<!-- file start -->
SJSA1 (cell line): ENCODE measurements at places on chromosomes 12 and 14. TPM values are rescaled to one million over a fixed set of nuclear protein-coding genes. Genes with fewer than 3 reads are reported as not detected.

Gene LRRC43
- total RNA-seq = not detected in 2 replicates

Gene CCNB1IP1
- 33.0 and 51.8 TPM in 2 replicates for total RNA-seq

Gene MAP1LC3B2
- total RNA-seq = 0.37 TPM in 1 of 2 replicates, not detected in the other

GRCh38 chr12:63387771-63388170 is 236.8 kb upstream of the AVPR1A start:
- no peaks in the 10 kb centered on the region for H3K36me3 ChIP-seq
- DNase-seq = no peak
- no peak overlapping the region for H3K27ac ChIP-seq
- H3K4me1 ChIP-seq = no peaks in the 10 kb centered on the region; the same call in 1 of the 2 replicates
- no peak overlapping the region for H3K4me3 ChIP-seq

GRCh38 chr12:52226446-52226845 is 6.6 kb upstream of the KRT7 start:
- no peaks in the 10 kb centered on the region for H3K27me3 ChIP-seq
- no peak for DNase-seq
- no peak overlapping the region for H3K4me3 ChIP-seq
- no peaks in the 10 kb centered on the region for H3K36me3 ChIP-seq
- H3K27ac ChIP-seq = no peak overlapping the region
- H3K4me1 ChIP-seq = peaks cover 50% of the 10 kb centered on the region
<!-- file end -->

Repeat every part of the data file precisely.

SJSA1 (cell line): ENCODE measurements at places on chromosomes 12 and 14. TPM values are rescaled to one million over a fixed set of nuclear protein-coding genes. Genes with fewer than 3 reads are reported as not detected.

Gene LRRC43
- total RNA-seq = not detected in 2 replicates

Gene CCNB1IP1
- 33.0 and 51.8 TPM in 2 replicates for total RNA-seq

Gene MAP1LC3B2
- total RNA-seq = 0.37 TPM in 1 of 2 replicates, not detected in the other

GRCh38 chr12:63387771-63388170 is 236.8 kb upstream of the AVPR1A start:
- no peaks in the 10 kb centered on the region for H3K36me3 ChIP-seq
- DNase-seq = no peak
- no peak overlapping the region for H3K27ac ChIP-seq
- H3K4me1 ChIP-seq = no peaks in the 10 kb centered on the region; the same call in 1 of the 2 replicates
- no peak overlapping the region for H3K4me3 ChIP-seq

GRCh38 chr12:52226446-52226845 is 6.6 kb upstream of the KRT7 start:
- no peaks in the 10 kb centered on the region for H3K27me3 ChIP-seq
- no peak for DNase-seq
- no peak overlapping the region for H3K4me3 ChIP-seq
- no peaks in the 10 kb centered on the region for H3K36me3 ChIP-seq
- H3K27ac ChIP-seq = no peak overlapping the region
- H3K4me1 ChIP-seq = peaks cover 50% of the 10 kb centered on the region